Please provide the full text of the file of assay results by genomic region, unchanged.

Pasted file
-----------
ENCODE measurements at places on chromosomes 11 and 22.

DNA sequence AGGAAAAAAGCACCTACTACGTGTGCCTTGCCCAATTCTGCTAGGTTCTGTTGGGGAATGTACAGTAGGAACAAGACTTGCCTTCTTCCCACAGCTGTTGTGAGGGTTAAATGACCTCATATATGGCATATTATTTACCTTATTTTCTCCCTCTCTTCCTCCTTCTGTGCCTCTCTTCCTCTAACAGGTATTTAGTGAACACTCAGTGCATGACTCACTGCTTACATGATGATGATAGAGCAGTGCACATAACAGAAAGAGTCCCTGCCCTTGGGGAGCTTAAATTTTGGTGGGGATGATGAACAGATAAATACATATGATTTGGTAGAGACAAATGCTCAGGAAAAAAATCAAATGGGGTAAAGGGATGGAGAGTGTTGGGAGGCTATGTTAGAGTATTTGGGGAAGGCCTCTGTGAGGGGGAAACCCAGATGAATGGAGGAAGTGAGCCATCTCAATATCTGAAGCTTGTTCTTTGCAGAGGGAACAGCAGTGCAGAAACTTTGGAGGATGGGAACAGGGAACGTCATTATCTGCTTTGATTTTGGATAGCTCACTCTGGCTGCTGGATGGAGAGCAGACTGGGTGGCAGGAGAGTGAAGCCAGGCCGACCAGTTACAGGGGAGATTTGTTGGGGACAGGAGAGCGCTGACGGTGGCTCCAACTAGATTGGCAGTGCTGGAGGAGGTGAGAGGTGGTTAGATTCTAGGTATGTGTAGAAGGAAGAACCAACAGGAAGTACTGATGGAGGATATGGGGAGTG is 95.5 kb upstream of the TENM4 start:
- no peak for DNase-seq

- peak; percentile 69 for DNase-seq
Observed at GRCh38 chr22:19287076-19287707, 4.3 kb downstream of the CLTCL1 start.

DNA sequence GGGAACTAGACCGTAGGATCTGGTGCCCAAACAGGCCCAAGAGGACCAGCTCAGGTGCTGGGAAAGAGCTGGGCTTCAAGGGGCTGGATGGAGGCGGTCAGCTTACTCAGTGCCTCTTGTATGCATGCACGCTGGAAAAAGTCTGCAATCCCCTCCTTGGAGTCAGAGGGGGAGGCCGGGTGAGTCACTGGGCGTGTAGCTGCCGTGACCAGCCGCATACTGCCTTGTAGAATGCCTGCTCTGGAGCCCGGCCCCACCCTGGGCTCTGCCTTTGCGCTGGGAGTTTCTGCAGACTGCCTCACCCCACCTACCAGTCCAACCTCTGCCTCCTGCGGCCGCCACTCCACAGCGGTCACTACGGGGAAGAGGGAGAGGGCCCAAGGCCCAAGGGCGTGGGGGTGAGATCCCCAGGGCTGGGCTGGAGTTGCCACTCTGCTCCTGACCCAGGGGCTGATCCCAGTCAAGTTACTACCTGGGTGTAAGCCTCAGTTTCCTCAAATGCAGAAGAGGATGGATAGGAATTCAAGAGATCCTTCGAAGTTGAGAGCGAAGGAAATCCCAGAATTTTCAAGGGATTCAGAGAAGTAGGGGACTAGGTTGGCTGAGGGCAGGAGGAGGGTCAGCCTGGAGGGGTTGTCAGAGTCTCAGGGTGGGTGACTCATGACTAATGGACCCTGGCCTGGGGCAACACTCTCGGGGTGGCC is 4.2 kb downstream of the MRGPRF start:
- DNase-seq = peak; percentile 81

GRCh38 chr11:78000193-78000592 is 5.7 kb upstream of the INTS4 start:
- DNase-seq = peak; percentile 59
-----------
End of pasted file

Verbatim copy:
ENCODE measurements at places on chromosomes 11 and 22.

DNA sequence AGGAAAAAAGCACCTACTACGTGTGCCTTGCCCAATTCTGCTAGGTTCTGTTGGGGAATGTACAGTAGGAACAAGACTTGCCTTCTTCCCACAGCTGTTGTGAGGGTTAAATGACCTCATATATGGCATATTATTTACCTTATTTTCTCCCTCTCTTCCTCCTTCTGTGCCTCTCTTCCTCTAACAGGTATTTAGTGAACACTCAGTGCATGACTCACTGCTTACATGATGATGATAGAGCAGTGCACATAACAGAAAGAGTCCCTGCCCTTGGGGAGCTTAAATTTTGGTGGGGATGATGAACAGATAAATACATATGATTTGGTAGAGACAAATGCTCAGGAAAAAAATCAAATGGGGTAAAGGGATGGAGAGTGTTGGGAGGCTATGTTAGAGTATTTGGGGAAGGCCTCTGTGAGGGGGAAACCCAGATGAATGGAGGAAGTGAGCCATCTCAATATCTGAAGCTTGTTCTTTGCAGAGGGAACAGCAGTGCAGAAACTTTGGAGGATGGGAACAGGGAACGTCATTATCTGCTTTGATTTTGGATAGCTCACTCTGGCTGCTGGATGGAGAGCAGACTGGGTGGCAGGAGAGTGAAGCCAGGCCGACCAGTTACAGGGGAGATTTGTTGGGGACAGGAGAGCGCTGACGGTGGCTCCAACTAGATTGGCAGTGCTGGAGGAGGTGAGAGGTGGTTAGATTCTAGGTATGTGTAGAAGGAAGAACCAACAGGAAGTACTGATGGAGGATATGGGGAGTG is 95.5 kb upstream of the TENM4 start:
- no peak for DNase-seq

- peak; percentile 69 for DNase-seq
Observed at GRCh38 chr22:19287076-19287707, 4.3 kb downstream of the CLTCL1 start.

DNA sequence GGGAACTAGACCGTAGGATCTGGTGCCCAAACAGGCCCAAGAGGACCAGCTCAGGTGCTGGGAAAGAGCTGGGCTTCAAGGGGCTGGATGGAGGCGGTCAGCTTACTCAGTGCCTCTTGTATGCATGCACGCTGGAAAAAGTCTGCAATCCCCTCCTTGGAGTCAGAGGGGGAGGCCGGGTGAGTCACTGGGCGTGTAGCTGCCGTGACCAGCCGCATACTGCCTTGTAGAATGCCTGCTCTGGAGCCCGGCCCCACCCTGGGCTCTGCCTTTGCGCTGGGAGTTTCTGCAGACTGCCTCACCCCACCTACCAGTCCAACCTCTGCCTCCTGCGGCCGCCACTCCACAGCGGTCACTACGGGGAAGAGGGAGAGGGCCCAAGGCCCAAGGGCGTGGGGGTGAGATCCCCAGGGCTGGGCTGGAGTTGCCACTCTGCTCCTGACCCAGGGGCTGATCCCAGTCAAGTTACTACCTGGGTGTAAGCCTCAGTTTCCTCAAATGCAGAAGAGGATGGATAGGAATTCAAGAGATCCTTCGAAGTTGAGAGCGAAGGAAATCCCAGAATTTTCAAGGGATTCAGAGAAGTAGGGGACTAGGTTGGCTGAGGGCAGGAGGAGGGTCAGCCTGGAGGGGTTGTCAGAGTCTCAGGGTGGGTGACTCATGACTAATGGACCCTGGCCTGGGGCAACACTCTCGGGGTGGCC is 4.2 kb downstream of the MRGPRF start:
- DNase-seq = peak; percentile 81

GRCh38 chr11:78000193-78000592 is 5.7 kb upstream of the INTS4 start:
- DNase-seq = peak; percentile 59